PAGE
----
Are you going to intern somewhere this summer? Or are you planning to do that after your graduation? Never done it in your life? Are you willing to improve your “internship hunting capabilities”?
If so, you are just looking at the right column!
For two months I will be telling you everything about the internship, both in terms of technicalities, like the CV and the cover letter, and of attitudes, like energy and autonomy.
In a midsummer’s time: a midsummer’s internship guide. Today’s hot topic is: the “Quality of the Internship”!
O for Opportunity Thought
You have just received a difficult task to do from your tutor. You start analysing your constraints: time, assets, setting, etc. You notice that some items are too scarce and even worst: you don’t know how to fix this problem. So, you get anxious and worried. What’s the matter with you? You are thinking using only Bond Thought. Conversely, you should try to balance it with its opposite: Opportunity Thought.
According to the psychologists, Bond Thought allows you to analyse the feasibility of projects. It’s ok, but if you don’t bring with you also “Backbone” and “Energy”, Bond Thought will lead you to a melancholic mood. As a therapy, it is worth adding also a bit of Opportunity Thought in your mind. That is: be creative! Think about a different way to do things, in order to overcome the constraints that seems to stop your ideas.
Warning: I don’t mean you should restructure the firm you’re interning in to make your ideas happen. Opportunity and Bond Thought should be balanced. Moreover, since you’re working for someone else, be sure to meet the company goals in your work (see “Goals Within The Company”).
P for Punctuality
You’re just standing in front of the mirror, checking everything’s perfect before going to a job interview. Pay attention also to another thing: time.
One of the most unpleasant things for recruiters is meeting late-comers: not exactly a good first impression of yourself (see “Interview”). The same goes during your internship: you can be the “smartest guy in the firm”, anyway you’ll make a poor figure if you are not punctual.
So, don’t arrive late (almost) everyday making up childish excuses for your delay: in the long run, you’ll ruin your career by building a fame as a liar late-comer. Instead: leave home in advance to make sure to arrive on time. In this way, even a low-intelligent intern has a good probability of being considered trustful.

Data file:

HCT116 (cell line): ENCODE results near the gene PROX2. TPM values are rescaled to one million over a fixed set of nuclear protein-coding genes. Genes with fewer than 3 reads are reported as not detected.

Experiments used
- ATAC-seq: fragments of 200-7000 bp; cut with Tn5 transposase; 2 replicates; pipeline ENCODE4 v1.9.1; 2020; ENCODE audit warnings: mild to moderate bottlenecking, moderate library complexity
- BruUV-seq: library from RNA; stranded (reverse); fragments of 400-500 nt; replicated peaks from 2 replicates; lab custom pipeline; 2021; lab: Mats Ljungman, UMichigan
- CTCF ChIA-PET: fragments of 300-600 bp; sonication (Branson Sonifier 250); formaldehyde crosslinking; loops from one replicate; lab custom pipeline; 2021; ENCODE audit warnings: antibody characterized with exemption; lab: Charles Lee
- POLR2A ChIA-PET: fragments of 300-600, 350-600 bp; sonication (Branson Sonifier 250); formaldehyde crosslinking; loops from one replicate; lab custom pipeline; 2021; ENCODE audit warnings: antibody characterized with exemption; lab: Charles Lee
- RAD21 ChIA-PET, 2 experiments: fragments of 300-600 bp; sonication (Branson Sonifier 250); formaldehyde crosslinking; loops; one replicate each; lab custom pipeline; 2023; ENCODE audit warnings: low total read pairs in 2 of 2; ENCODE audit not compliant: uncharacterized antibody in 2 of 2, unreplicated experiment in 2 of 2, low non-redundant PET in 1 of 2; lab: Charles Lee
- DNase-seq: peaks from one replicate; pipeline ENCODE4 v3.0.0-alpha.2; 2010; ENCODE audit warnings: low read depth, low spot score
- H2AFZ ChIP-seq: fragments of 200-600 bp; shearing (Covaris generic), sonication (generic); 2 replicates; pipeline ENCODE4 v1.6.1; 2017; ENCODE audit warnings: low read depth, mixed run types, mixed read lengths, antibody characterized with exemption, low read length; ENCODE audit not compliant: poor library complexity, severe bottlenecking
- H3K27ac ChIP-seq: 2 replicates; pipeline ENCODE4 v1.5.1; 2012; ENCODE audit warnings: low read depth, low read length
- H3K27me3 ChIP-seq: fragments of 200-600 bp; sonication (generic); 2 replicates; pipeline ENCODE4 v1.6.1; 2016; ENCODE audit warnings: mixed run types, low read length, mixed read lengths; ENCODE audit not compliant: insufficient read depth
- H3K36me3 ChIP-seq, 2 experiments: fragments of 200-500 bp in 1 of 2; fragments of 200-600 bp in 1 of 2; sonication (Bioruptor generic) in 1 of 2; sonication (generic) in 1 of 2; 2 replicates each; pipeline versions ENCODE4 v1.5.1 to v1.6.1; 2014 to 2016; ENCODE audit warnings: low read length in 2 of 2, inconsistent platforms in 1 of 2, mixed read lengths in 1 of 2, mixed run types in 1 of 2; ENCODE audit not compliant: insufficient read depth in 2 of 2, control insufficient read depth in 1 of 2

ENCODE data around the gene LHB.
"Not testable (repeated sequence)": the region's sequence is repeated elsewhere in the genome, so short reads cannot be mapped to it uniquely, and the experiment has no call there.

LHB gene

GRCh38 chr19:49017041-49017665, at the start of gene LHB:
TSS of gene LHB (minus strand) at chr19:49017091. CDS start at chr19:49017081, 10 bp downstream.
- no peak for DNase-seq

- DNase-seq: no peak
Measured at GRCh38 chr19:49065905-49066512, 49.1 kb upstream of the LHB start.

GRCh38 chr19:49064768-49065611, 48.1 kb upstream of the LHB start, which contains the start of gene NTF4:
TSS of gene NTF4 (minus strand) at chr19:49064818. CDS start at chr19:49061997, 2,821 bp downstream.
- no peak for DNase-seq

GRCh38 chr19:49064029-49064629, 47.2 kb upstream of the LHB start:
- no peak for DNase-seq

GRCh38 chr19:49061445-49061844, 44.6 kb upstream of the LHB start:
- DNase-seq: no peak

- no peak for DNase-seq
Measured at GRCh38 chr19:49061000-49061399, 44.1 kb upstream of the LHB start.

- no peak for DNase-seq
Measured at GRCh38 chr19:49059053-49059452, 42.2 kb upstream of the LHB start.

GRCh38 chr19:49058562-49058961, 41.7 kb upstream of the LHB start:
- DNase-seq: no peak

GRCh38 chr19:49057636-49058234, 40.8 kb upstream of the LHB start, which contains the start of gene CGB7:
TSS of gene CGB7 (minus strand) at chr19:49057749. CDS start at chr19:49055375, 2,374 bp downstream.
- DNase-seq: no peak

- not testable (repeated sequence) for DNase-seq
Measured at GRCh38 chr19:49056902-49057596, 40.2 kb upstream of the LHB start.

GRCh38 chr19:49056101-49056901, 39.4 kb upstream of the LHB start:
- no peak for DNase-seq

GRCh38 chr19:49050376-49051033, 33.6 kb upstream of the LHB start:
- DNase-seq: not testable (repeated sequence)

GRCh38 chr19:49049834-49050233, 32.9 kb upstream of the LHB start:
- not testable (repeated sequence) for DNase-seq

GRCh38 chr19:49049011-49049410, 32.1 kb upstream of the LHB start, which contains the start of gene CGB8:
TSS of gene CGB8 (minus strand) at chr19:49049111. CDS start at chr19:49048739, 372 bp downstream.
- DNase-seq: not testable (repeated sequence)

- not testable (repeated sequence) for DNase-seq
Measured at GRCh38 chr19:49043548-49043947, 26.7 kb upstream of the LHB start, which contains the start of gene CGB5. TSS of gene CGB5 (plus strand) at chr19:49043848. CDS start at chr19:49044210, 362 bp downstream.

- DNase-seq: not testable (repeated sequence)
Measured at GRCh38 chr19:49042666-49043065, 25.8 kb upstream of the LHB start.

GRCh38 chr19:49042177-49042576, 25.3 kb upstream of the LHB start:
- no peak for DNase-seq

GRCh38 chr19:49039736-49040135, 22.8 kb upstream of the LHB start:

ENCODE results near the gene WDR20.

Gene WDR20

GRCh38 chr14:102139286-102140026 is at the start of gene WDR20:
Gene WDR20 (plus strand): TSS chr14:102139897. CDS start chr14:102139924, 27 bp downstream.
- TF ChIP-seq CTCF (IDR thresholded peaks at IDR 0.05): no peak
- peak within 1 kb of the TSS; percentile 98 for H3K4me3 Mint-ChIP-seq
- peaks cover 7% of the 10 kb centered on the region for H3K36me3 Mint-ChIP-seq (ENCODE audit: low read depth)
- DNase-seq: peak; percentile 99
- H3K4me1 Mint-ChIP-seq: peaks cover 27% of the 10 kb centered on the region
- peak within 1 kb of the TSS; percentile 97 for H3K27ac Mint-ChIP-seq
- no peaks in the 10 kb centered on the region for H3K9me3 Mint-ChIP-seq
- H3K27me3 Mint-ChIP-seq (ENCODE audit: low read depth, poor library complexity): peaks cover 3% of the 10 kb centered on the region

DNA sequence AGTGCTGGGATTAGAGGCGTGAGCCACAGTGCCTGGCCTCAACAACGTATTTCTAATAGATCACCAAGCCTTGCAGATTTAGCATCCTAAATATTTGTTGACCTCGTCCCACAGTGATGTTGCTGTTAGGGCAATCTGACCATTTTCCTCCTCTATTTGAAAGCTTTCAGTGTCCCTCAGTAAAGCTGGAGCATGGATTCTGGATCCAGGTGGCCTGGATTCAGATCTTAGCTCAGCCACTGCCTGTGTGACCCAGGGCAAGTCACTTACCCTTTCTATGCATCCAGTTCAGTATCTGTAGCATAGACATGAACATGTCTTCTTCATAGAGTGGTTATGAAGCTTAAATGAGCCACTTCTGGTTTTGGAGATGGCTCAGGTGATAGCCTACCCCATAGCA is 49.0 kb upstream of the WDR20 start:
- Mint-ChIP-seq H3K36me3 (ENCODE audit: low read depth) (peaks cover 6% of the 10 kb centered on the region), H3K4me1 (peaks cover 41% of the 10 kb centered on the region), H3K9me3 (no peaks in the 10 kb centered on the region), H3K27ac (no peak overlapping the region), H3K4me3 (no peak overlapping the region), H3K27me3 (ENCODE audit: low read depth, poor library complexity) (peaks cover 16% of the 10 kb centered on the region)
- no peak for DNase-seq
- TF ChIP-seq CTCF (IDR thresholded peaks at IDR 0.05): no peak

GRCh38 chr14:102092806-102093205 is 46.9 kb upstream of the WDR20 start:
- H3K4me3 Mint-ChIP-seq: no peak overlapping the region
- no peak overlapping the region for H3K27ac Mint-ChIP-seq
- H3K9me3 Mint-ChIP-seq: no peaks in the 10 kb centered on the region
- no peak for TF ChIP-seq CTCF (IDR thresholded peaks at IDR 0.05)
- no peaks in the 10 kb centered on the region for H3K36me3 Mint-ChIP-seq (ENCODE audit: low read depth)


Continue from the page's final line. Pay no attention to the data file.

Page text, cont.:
Q for Quality of the Internship
You’ve just been selected for an internship. You’re absolutely excited about that! But suddenly a doubt comes to your mind: will I learn anything else apart from photocopying papers for my boss?
The answer is two-sided. Good news: there are 4 “ex ante quality signals” to better understand whether your internship will be a good quality one:
- A meaningful and challenging learning project;
- A good percentage of ex interns hired;
- Some kind of pay;
- Optimistic feedbacks from previous interns.
Bad news: you will be 100% sure about that only ex post. Eventually, “bad employers” are not interested in let you know that: if they did it, they would have attracted only “kamikaze-candidates”. Still, some “ex ante quality signals” are not so easy to know, like the percentage of ex interns hired. Here you are 3 “ex post quality signals”:
- The firm keep the promises made in the hiring process;
- Your tutor truly helps you and gives you handy feedbacks;
- You really learn something new.
Hence, how trying to avoid “bad employers”? Ultimately, trust your University Career Office, available in most of today’s universities. Its staff is certainly more skilled than you in evaluating an internship ex ante. Further, if you unfortunately notice ex post that you’ve met “bad employers”, you can ask University Career Office to intervene, and, at a last resort, you may explain them the situation and resign from your internship. I’ll come back to “University Career Office” near the end of the column.
By Valentina Magri, MA student in Management at Bocconi University